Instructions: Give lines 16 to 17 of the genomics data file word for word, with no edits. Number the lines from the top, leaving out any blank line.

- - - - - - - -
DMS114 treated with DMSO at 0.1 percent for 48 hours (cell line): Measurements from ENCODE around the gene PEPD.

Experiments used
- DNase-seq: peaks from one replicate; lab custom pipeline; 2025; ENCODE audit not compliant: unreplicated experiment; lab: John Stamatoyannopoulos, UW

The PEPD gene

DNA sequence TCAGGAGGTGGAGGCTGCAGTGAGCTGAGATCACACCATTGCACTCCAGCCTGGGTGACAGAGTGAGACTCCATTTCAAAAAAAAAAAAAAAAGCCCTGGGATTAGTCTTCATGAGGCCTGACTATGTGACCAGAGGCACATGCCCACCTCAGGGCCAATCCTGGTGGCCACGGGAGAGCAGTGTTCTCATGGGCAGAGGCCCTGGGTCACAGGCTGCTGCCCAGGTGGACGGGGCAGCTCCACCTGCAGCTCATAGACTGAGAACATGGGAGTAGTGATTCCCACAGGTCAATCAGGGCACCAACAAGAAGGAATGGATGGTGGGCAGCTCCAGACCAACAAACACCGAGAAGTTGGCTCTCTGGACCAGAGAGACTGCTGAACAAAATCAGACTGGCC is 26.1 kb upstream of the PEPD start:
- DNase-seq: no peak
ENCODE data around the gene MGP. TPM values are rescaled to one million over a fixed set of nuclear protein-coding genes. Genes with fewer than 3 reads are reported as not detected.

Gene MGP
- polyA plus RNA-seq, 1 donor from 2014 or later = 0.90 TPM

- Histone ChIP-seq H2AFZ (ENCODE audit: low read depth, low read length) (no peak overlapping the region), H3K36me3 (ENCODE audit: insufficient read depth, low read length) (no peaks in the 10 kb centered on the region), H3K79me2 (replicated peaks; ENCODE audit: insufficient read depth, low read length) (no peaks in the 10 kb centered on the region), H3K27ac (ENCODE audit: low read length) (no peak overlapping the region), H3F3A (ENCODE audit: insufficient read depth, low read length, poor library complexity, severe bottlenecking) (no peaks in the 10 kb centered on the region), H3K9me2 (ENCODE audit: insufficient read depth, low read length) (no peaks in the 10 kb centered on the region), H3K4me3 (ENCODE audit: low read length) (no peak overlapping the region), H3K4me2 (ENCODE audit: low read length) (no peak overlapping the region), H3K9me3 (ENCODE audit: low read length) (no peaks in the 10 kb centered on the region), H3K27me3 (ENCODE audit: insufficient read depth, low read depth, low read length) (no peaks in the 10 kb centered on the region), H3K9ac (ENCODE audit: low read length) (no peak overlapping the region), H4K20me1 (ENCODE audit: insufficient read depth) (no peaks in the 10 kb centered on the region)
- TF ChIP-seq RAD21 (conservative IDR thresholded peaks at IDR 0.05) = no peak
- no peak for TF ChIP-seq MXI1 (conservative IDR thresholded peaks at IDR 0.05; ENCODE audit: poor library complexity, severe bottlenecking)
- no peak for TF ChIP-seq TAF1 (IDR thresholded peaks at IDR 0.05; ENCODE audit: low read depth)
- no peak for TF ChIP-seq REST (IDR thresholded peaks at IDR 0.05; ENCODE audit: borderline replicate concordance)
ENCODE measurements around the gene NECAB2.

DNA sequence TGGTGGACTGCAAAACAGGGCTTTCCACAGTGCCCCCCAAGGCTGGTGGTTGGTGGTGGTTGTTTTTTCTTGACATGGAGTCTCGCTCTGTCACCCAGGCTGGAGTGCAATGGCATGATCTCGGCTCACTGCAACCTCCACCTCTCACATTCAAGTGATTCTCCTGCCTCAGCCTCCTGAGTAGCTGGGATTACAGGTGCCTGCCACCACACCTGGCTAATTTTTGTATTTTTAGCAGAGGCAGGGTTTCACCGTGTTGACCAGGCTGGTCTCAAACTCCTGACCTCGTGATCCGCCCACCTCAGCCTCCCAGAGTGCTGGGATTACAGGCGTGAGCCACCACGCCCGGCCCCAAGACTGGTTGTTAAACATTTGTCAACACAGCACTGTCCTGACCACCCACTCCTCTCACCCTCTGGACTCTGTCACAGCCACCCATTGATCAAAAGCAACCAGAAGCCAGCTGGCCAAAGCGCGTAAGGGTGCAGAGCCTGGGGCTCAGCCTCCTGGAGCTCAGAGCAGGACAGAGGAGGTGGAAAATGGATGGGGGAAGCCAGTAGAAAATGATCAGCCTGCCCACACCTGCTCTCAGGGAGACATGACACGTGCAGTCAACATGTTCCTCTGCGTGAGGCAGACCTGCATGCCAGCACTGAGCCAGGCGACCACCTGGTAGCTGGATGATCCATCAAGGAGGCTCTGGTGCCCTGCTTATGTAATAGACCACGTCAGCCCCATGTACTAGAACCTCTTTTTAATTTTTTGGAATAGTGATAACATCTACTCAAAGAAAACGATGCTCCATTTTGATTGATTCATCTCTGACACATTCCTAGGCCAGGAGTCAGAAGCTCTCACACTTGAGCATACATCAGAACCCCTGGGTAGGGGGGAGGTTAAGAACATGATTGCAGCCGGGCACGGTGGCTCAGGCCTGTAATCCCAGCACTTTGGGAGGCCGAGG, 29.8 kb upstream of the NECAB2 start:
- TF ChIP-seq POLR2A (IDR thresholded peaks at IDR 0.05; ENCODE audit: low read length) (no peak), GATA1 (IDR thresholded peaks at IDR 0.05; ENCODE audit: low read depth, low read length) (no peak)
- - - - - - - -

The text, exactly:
DNA sequence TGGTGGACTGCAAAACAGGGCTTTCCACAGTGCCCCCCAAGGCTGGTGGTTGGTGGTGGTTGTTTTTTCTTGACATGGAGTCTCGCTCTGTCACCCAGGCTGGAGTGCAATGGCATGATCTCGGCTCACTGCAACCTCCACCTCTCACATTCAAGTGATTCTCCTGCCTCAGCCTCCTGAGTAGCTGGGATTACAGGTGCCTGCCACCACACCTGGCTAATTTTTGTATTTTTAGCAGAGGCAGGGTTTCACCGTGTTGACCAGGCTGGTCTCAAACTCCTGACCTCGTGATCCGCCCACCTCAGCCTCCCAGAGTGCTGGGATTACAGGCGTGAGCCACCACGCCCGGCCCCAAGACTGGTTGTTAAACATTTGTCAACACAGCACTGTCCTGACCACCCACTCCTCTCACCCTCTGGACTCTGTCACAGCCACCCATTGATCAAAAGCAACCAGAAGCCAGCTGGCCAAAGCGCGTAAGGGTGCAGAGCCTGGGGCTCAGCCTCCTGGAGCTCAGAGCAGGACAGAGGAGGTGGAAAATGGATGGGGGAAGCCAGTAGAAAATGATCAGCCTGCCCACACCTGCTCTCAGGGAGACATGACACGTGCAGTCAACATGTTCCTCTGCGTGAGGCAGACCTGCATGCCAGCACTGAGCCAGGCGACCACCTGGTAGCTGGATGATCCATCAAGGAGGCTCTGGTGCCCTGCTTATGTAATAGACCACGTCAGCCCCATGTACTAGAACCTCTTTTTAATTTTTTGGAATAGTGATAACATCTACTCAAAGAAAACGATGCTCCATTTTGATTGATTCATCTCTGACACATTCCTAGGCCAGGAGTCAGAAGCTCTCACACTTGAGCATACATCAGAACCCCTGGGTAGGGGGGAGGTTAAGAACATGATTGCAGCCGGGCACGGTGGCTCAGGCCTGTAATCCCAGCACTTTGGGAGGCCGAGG, 29.8 kb upstream of the NECAB2 start:
- TF ChIP-seq POLR2A (IDR thresholded peaks at IDR 0.05; ENCODE audit: low read length) (no peak), GATA1 (IDR thresholded peaks at IDR 0.05; ENCODE audit: low read depth, low read length) (no peak)